Rachel Füss
ABOUT Rachel

Northwest native, Rachel Füss is a Senior Financial Advisor for Pure Financial Advisors’ Mercer Island branch in the Greater Seattle, Washington area. Prior to joining Pure, Rachel has had a lifelong passion for educating and helping others. After completing her Master of Public Health (MPH) at Emory University, she served over a decade in the [...]

Medicare is a complex program that has many parts and options to choose from. Pure’s Financial Planner, Rachel Füss, CFP®, AIF® walks you through common Medicare mistakes that you should avoid. Take the time to learn, and you’ll safeguard your retirement health coverage without overspending

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Medicare is a multipart program, and it’s easy to make mistakes that could be detrimental to your health and pocketbook. Here are some of the most common missteps when it comes to navigating Medicare.

Not signing up for Medicare on time

Whether or not you’re claiming Social Security Benefits, if you don’t sign up for Medicare within 3 months before or after your 65th birthday, you might face gaps in coverage or penalties.

Not enrolling in Medicare Part B enrollment

Most people need to enroll in Medicare Part B during the initial enrollment period. The only way to delay Medicare Part B is if you have health insurance from your current employer or your spouse’s current employer.  Everyone pays a premium for Medicare Part B. How much you pay depends on your income and when you enroll.

Assuming that your spouse is covered just because you have Medicare is a big mistake. Medicare coverage doesn’t work like employer-based coverage. It doesn’t cover the entire family. It only applies to an individual. However, a non-working spouses can qualify at age 65 as long as their spouse has been in the workforce for at least 10 years.

Not enrolling in a separate Part D prescription drug plan with original Medicare

If you don’t enroll in Part D when you’re first eligible, you could face a penalty and gaps in coverage.

Delaying your purchase of a Medigap policy

Medigap policies help cover the gaps in original Medicare coverage, but if you don’t buy one during your open enrollment period, you could face higher premiums or be denied coverage altogether.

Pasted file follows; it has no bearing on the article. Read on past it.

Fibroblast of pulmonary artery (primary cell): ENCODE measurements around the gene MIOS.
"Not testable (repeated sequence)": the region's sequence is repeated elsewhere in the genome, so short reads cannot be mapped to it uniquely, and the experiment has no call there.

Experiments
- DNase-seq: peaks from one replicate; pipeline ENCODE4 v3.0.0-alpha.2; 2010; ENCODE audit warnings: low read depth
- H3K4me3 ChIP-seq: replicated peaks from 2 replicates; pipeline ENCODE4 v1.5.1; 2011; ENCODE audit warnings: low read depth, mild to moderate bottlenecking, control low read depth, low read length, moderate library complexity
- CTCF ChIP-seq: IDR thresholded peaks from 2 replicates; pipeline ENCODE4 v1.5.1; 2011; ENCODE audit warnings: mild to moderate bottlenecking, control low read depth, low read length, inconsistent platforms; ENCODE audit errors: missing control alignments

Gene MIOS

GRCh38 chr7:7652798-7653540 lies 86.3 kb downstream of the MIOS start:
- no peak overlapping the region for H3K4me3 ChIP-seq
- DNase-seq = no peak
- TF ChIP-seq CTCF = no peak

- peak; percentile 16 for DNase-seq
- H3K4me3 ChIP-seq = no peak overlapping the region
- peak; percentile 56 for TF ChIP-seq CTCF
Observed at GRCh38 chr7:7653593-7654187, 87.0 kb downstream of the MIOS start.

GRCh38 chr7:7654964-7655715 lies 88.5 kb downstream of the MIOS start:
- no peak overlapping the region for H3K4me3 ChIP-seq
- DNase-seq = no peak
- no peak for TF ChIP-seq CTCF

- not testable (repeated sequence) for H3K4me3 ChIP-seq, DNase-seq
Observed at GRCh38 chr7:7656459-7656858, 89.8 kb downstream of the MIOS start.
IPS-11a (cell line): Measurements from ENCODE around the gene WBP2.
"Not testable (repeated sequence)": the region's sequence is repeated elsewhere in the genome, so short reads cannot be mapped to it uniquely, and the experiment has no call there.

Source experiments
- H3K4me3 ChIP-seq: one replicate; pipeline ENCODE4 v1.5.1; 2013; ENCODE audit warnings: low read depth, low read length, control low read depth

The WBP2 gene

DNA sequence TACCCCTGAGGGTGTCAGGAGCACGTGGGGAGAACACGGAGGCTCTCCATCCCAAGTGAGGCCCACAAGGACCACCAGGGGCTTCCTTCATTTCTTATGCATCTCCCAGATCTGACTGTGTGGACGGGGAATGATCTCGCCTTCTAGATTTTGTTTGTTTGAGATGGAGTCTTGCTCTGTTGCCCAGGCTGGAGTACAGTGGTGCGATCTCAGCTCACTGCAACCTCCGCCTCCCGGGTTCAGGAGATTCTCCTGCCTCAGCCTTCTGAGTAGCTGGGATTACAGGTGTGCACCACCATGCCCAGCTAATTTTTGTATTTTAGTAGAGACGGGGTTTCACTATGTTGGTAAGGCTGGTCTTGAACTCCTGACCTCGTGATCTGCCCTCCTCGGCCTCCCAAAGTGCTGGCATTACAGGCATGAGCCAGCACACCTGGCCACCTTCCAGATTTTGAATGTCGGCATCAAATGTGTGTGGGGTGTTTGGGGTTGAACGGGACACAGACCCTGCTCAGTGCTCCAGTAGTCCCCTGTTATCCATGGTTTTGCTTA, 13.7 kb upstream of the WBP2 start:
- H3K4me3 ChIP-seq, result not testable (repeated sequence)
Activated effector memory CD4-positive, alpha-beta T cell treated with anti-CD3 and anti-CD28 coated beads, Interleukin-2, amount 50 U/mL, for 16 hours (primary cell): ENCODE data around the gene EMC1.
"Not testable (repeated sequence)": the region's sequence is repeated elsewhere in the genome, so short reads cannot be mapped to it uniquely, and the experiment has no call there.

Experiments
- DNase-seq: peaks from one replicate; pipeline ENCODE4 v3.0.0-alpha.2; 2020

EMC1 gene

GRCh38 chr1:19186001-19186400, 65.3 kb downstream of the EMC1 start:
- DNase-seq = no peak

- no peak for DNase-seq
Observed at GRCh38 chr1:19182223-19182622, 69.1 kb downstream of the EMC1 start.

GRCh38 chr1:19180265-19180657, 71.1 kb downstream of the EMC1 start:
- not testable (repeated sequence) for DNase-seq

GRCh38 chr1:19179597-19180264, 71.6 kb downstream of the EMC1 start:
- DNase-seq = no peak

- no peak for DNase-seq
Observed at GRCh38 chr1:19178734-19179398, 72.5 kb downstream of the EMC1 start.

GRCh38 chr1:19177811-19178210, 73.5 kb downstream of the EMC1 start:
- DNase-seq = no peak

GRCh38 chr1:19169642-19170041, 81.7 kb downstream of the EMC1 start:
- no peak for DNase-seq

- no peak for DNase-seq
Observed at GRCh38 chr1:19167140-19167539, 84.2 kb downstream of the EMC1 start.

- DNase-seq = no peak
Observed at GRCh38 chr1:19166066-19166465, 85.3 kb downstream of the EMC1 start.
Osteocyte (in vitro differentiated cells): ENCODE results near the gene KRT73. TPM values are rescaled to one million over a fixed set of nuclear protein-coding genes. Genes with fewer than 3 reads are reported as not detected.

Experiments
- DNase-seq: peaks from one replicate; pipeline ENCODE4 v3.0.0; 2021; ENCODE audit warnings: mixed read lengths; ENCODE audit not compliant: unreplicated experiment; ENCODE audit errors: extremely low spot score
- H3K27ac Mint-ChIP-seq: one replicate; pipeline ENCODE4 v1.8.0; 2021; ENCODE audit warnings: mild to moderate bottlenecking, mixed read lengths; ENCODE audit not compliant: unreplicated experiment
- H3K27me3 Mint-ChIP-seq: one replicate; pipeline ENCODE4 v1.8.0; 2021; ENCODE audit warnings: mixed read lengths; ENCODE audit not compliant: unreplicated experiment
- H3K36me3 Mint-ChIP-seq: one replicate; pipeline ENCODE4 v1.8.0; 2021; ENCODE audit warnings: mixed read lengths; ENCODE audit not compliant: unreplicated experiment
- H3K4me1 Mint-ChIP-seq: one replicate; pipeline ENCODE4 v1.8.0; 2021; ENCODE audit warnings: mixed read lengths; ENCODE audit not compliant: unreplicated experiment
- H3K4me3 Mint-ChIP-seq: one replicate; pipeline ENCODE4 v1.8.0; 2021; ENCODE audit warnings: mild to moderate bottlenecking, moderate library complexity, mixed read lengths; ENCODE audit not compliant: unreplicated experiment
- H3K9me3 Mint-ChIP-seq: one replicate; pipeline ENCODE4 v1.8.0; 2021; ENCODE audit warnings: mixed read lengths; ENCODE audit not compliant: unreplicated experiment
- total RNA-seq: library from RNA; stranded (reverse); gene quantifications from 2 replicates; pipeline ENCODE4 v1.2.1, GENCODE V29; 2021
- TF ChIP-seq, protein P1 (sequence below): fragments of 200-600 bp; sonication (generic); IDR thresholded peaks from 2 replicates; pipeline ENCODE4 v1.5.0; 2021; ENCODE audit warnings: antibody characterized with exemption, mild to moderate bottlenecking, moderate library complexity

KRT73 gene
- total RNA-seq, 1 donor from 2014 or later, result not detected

Not understanding how Medicare coordinates with your current coverage

If you have other health insurance besides Medicare, it’s important to understand how the two programs work together so that you can avoid costly mistakes.

Automatically review plan before renewal your plan without reviewing what suits you as time goes on

Open enrollment is an opportunity to review all your options and make changes as needed. The cost and coverage can vary a lot from year to year, so it’s important to compare all the plans available in your area during open enrollment. Your health needs may also change over time, so it’s important to review your coverage each year during open enrollment and make changes as needed.

Not managing the Medicare high-income surcharge

Medicare premiums are graduated meaning the more income you make, the higher your premium will be for parts B and D and there’s a two-year lookback. So, the premiums you pay this year are based on your income from two years ago.

Medicare is a complex program that has many parts and options to choose from. It’s important to spend time learning about its intricacies so your medical health coverage is covered in retirement without having to spend too much out of pocket. To see how Medicare plays a crucial role in your overall retirement planning, take advantage of Pure’s free financial assessment.

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CFP® – The CERTIFIED FINANCIAL PLANNER™ certification is by the Certified Financial Planner Board of Standards, Inc. To attain the right to use the CFP® designation, an individual must satisfactorily fulfill education, experience and ethics requirements as well as pass a comprehensive exam. Thirty hours of continuing education is required every two years to maintain the designation.

AIF® – Accredited Investment Fiduciary designation is administered by the Center for Fiduciary Studies fi360. To receive the AIF Designation, an individual must meet prerequisite criteria, complete a training program, and pass a comprehensive examination. Six hours of continuing education is required annually to maintain the designation.